What You Need to Do to Slow Dogs from Eating Fast

Some dogs tend to eat fast, there’s no doubt about it. After all, if we think of their past, it makes sense. Food that wasn’t eaten right away could have been another animal’s meal, so it best to seize the day and simply wolf it down. And if the dog couldn’t eat the whole food all in one sitting, then it could always be buried in hopes of keeping its scent away from other animals so it could be consumed later.

Despite the evolutionary advantages though, eating fast nowadays isn’t much beneficial. Today, dogs are different from their ancestors, they are fed different foods than they ate in the wild, dogs sleep in our homes, they eat from food bowls and they move much less than they used to. Eating fast in our beloved domesticated dogs can cause choking, vomiting, and gassiness as they swallow a lot of air, and in severe cases, deep-chested, dogs may develop a potentially fatal case of bloat. Fortunately, there are ways to slow down your dog if he tends to wolf his meal in seconds.

How to Stop Your Dog From Eating Fast

The following are some tips to prevent your dog from eating too fast. If your puppy has always been a slow eater and suddenly seems to eat quickly, see your vet. Ravenous appetite can be a sign of parasites, diabetes, or aging. It can also be a behavior problem or a side effect of some medications you have been giving such as prednisone. These tips are therefore for dogs who have always eaten fast and have obtained a clean bill of health from their vet.

Separate Other Dogs

In many cases, puppies who wolf down their meals do so because they’re competing with other puppies. In other words, your dog eats fast because he’s afraid that your other dogs will eat his food. On some occasions, separating the dogs at every meal may help. With the other dogs out of sight, your dog may feel less under pressure and much calmer which may allow him to eat at a slower pace. Keep in mind though that if your dog has been eating fast for quite some time, the behavior may be established and difficult to change.

Provide a Food Dispensing Toy

An easy way to slow your dog down from eating too fast is to invest in food dispensing toys. Examples are Kongs, Kong Wobblers, and Buster Cubes. These are toys that you can fill up with kibble and other goodies and your dog must work getting them out. On top of slowing your dog down, these toys provide mental stimulation, something that all dogs need along with exercise.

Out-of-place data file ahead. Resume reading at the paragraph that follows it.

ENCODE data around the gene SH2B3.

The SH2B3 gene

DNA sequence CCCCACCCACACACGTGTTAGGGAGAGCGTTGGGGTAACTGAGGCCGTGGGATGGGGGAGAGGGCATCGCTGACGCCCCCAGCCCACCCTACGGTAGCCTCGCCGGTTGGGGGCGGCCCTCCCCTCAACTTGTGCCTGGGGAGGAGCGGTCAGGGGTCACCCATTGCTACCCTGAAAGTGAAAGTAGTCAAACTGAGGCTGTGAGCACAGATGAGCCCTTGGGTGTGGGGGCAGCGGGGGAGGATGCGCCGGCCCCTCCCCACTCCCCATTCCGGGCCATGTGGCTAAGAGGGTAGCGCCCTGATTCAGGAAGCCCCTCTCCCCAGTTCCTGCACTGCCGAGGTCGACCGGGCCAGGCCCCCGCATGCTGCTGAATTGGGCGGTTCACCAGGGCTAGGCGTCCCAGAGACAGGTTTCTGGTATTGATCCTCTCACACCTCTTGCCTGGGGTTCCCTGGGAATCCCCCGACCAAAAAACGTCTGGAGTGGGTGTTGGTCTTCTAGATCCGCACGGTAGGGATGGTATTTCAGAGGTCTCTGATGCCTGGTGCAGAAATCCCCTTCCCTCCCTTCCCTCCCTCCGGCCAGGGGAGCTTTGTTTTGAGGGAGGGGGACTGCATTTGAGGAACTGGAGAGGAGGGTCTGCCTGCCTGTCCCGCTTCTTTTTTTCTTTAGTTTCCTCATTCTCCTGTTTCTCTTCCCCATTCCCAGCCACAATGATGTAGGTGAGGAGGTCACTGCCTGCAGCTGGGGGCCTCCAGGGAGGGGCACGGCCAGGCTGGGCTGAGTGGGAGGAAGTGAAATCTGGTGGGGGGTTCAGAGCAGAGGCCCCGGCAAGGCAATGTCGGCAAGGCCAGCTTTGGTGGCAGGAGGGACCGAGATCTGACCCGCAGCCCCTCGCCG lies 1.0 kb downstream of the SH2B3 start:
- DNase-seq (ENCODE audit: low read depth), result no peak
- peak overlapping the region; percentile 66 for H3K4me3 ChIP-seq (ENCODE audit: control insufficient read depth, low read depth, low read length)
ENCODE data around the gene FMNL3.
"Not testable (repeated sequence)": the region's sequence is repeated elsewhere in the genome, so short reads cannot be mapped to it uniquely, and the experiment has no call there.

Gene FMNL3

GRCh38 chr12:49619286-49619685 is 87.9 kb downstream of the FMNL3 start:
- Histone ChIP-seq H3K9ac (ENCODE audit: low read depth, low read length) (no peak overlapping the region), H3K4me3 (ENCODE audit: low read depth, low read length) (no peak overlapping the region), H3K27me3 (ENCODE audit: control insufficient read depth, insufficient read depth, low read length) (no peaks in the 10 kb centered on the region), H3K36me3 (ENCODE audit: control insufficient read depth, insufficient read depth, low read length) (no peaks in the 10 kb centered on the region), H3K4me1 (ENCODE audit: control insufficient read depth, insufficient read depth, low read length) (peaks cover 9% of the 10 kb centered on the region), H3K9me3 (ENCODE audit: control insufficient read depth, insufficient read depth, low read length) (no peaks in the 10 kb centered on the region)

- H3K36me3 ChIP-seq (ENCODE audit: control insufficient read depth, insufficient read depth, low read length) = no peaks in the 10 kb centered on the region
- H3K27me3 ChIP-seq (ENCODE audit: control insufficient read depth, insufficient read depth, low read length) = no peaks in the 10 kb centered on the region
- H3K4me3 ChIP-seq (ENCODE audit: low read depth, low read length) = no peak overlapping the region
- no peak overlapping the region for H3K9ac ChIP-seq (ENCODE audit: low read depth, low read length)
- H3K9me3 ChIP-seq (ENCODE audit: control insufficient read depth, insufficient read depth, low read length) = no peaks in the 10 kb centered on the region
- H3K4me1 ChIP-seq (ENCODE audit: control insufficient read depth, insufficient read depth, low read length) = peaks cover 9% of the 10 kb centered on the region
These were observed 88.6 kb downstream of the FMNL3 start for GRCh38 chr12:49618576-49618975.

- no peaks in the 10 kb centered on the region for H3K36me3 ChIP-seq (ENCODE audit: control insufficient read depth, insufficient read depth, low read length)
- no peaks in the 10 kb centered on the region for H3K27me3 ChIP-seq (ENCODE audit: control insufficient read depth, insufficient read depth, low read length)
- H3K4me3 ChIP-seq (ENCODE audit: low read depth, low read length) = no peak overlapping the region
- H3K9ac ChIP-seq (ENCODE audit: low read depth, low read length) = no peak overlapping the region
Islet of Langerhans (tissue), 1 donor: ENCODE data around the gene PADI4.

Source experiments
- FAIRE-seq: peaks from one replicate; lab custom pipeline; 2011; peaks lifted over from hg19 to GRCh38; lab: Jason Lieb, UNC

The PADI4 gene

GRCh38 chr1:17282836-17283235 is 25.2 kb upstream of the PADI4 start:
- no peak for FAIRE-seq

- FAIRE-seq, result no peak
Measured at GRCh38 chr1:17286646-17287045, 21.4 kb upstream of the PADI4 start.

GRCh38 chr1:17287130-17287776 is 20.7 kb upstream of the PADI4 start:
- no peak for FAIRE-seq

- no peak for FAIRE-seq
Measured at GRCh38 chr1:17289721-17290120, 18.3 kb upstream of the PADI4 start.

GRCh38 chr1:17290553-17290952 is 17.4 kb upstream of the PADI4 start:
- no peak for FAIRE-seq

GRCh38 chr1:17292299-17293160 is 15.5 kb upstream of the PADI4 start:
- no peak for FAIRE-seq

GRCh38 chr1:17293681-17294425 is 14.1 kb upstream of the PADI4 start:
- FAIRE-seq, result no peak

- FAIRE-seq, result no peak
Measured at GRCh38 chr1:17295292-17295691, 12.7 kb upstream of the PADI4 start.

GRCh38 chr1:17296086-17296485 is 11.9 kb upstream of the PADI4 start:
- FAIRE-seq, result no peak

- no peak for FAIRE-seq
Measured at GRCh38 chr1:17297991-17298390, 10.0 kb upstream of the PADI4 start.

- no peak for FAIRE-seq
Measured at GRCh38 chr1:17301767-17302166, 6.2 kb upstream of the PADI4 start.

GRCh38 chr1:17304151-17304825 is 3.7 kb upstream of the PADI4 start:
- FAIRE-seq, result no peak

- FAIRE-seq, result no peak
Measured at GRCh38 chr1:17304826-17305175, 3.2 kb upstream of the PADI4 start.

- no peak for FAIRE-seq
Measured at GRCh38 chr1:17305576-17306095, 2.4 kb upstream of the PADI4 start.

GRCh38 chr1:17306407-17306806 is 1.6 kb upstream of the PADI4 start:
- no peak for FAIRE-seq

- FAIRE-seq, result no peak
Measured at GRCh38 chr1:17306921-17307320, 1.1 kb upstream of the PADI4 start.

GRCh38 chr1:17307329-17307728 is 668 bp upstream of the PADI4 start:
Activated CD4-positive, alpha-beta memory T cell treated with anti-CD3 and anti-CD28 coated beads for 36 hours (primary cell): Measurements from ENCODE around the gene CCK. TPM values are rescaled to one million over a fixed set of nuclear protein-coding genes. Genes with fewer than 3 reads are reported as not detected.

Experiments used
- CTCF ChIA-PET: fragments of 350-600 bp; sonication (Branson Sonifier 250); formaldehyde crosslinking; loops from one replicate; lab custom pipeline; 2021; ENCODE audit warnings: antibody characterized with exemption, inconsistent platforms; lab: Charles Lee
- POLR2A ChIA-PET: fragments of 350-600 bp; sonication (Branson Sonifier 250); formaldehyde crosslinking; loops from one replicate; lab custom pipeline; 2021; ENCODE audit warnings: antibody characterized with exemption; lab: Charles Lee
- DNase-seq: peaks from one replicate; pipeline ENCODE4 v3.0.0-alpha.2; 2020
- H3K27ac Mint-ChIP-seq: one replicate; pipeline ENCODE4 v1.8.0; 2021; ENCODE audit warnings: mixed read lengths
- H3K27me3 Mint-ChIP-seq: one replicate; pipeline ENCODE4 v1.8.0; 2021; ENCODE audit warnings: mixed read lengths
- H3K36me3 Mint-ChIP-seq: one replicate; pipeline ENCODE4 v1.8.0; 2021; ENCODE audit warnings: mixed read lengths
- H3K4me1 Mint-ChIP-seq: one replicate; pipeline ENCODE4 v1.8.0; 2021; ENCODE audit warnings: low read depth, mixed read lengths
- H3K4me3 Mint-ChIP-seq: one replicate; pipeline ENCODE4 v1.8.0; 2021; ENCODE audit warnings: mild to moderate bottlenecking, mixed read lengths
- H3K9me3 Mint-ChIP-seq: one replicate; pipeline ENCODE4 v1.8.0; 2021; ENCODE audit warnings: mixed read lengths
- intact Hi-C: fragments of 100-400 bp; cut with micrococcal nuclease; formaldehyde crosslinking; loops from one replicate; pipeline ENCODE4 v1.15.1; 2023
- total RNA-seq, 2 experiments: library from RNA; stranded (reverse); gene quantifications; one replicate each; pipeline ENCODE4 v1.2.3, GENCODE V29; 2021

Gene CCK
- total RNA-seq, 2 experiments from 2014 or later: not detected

Make a Game Out of It

Don’t have a food-dispensing toy? You can always create your own. Fill up a bottle with kibble and remove the cap. Then, watch your dog work on getting the kibble out a little at a time. Alternatively, hide little piles of kibble around the home and then release your dog to go on a fun treasure hunt. Feel like your dog may benefit from some training? Instead of letting him eat his food all at once, use kibble to reward good behaviors.

Invest in Special Bowl

Today, there are several bowls especially crafted for dogs who eat fast. A popular brand is the Brake-Fast bowl. It looks like a normal bowl, but at a closer look, you’ll notice it has three center posts that make eating a bit of a challenge since dogs must eat around them. This solution should considerably slow fast eaters down.

Alternative Solutions

Can’t find a special bowl or simply don’t want to spend money? No worries, there are some great practical solutions. They may not be that sophisticated, but they may work. One of them, suggested by veterinarian Marty Becker, is to place a large, clean, smooth river rock in the center of the food bowl so your dog must eat around it. Make sure the rock is large enough so your dog won’t gulp it down! Alternatively, you can use a tennis ball. If you have time and patience, you can always hand-feed them food or toss it around so your dog must go grab it and gets a nice daily dose of exercise at the same time!

The Bottom Line

As seen there are several options to slow your dog down. Consider that on top of preventing your dog from choking, vomiting, getting gassy, or developing bloat, slowing your dog down can also help him feel much fuller and reduce the chances of re-eating. A win-win situation for all!

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